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Wall Street awaits earnings reports that could determine rally's direction

A stock market slump in response to disappointing data released over the last two weeks is stirring concern that investors have been too quick to bet on an economic recovery.

October 05, 2009|Associated Press

The stock market's bulls are slowing their charge, and upcoming earnings reports will determine whether they keep going forward or just stop.

A two-week slump in response to disappointing economic numbers has investors asking whether the market's powerful rally is fading on what would be the start of its eighth month.

This year's rally has lifted major stock indexes more than 50% from 12-year lows on March 9 and pumped new life into beaten-down investment accounts.

But the economic reports of the last two weeks are stirring concern that investors have been too quick to bet on a recovery. The government said Friday that employers cut more jobs in September than in August.

Other recent reports on factory orders, the mood of consumers and other barometers have brought reminders of the economy's troubles. The Dow Jones industrial average is down 3.4% in two weeks.

No one expected a seamless recovery, but the string of lackluster data has come as investors have little else to go on.

The third-quarter reports could give investors a better sense of whether companies managed to bring in more revenue to produce earnings growth or whether they again resorted to steep cost-cutting to boost their bottom lines as with the April-to-June period.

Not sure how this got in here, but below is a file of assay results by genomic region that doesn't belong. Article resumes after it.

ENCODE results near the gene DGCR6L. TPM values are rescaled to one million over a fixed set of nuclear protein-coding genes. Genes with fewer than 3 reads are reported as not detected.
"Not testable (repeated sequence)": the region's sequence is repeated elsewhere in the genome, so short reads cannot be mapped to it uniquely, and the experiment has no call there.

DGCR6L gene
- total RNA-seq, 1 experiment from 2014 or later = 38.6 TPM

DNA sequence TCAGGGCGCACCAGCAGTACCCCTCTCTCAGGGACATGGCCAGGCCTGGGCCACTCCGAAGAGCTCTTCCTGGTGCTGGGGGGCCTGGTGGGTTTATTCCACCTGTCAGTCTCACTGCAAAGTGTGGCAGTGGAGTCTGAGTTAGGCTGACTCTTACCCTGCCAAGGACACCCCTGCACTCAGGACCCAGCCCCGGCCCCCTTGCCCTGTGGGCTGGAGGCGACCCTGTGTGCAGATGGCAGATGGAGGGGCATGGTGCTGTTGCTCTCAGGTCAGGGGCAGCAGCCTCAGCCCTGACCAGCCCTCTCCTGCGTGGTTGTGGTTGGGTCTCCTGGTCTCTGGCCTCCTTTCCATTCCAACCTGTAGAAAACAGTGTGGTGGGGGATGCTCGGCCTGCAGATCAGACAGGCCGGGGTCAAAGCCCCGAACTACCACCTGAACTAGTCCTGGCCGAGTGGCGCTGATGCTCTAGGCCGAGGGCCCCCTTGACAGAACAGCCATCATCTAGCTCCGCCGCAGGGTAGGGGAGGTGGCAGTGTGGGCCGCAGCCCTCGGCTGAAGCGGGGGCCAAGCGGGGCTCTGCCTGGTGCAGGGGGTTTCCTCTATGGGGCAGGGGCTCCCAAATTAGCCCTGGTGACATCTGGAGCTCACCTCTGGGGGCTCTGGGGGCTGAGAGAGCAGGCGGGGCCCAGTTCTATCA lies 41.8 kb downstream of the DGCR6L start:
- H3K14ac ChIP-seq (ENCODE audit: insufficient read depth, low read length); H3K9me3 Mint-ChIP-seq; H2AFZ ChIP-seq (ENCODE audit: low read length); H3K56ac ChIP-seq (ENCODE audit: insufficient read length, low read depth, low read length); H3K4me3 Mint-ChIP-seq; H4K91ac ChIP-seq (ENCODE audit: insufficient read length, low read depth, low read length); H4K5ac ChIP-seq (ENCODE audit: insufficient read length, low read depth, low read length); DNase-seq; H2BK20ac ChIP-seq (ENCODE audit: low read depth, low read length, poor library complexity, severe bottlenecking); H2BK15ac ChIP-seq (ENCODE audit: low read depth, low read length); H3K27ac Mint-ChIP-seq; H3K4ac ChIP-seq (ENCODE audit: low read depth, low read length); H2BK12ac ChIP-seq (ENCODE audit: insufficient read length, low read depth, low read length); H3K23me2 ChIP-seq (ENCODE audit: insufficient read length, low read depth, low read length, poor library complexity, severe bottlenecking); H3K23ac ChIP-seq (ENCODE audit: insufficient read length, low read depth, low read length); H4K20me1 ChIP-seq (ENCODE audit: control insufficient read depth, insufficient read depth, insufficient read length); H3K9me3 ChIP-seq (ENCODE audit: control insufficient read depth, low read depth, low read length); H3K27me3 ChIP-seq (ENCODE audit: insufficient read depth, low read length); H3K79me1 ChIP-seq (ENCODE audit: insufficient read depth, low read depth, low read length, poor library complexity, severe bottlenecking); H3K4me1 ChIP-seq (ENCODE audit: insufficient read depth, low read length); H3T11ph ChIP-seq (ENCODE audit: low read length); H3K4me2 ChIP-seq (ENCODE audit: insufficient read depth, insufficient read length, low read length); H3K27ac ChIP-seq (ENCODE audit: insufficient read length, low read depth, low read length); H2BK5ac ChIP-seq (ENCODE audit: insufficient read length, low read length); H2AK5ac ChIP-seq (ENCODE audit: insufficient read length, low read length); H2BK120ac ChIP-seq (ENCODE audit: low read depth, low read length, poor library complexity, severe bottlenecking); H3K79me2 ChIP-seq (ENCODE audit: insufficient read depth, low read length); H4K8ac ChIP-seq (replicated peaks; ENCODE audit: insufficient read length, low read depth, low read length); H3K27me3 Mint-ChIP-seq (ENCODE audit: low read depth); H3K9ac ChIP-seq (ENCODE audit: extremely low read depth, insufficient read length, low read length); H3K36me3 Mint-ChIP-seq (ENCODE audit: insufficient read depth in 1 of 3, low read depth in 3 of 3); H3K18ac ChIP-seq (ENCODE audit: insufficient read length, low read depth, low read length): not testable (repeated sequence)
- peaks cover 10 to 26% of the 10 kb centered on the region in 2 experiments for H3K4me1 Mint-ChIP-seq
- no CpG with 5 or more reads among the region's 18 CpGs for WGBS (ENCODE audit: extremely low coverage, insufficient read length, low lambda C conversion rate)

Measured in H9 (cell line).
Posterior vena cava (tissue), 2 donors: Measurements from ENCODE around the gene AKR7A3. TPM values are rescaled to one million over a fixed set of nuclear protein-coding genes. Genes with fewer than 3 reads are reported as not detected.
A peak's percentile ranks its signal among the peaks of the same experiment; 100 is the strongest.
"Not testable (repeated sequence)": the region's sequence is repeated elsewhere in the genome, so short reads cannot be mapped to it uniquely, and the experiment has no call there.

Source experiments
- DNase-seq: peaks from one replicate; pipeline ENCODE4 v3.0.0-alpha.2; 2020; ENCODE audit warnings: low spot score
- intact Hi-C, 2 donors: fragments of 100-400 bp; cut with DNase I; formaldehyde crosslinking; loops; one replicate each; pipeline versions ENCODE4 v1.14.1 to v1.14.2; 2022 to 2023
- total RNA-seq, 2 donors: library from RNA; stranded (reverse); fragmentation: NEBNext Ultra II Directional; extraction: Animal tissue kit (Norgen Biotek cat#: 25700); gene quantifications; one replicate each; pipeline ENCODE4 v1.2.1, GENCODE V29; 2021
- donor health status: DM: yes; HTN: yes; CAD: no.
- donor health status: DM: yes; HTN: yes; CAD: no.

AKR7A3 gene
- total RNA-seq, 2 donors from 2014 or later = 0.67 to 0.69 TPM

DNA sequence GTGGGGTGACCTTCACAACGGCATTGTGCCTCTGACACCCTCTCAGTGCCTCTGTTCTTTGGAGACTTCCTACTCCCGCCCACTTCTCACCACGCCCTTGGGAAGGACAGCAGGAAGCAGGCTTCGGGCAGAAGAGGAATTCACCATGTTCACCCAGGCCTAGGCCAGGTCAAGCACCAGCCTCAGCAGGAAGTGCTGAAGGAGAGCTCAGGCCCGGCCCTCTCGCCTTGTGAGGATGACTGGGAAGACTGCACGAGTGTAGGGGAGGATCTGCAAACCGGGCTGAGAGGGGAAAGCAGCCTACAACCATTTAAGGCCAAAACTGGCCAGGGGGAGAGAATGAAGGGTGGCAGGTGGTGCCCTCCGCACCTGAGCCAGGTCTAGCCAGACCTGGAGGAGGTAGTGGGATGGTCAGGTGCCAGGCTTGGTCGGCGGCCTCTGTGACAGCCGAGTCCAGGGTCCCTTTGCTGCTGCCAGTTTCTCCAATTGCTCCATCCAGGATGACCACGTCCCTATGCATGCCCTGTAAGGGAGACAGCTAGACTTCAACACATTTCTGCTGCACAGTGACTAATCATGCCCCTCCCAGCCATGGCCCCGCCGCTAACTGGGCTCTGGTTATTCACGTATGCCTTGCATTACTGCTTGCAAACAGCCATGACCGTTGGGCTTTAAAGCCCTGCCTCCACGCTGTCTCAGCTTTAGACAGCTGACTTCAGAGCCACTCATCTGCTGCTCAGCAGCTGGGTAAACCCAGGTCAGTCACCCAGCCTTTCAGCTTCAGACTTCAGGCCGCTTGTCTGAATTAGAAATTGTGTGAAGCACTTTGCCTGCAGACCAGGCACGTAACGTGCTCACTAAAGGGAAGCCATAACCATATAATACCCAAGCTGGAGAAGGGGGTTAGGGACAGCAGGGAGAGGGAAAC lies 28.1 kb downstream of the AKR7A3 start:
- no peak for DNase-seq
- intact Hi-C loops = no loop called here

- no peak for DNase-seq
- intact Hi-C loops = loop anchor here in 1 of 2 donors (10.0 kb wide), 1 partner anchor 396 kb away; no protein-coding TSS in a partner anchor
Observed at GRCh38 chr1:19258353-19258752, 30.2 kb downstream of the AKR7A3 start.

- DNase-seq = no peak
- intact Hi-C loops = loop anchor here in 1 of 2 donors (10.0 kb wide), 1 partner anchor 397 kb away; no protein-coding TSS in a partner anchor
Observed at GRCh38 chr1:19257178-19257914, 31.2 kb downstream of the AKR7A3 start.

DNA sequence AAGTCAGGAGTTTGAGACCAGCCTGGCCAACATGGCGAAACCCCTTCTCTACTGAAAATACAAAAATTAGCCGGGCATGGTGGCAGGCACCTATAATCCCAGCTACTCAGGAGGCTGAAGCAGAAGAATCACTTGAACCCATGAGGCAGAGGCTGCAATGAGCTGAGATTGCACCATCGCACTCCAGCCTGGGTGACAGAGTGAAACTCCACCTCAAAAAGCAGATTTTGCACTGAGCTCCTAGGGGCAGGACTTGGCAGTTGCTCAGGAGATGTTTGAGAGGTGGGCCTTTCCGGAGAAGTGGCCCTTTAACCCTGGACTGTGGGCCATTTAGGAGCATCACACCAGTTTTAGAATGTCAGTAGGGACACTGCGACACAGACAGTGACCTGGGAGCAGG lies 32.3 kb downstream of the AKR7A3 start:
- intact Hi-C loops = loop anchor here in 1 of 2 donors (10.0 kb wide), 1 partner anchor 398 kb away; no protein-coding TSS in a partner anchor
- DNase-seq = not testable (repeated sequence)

Aluminum producer Alcoa Inc., PepsiCo Inc. and Marriott International Inc. are slated to report during the week as is Yum Brands Inc., the parent of the Pizza Hut, Taco Bell and KFC fast-food chains.

Some analysts are questioning whether the latest lull in stocks is similar to the 7% slide the market endured from mid-June to mid-July before companies reported earnings that beat expectations.

"The market sold off into earnings season last quarter, then we had a big head of steam," said Stuart Schweitzer, global markets strategist at J.P. Morgan's Private Bank in New York.

He said companies were still relying on cost-cutting, a point underscored by the Labor Department's report Friday that employers cut 263,000 jobs last month, compared with 201,000 in August.

Investors dumped stocks ahead of the report amid worries that the swelling ranks of the unemployed would make it harder for the economy to strengthen. Schweitzer noted that the cuts, though painful, might still give stocks a short-term boost by allowing companies to post stronger profits.

But he cautioned that the market's rally would start to unravel if job losses continued.

Earnings are key but some analysts think the market will go higher because so many investors have missed the rally that they'll buy into the dips.

The Standard & Poor's 500 index is up 51.4% since March even after sliding 3.9% from its recent closing high.

Beyond earnings, investors will have a light economic calendar this week. The Institute for Supply Management's service index, which covers businesses including hospitals, retailers and financial services firms, is expected today. The service index has fallen for the last 11 months.

Reports are due later in the week on wholesale inventories, consumer credit and the nation's trade balance.



MONDAY, Oct. 5

At a glance


Institute for Supply Management releases its service sector index for September.


Energy Information Administration releases its winter fuels outlook.

Quarterly earnings report due from Yum Brands.


Federal Reserve releases consumer credit data for August.

Quarterly earning reports due from Alcoa, Costco Wholesale and Monsanto.


Major retailers report September sales results.

Labor Department releases weekly jobless claims data.

Commerce Department releases wholesale trade inventories for August.

Freddie Mac releases weekly mortgage rates.

Quarterly earnings reports due from Marriott International and PepsiCo.


Commerce Department releases international trade data for August.

Labor Department releases job openings and labor turnover survey for August.

-- Associated Press

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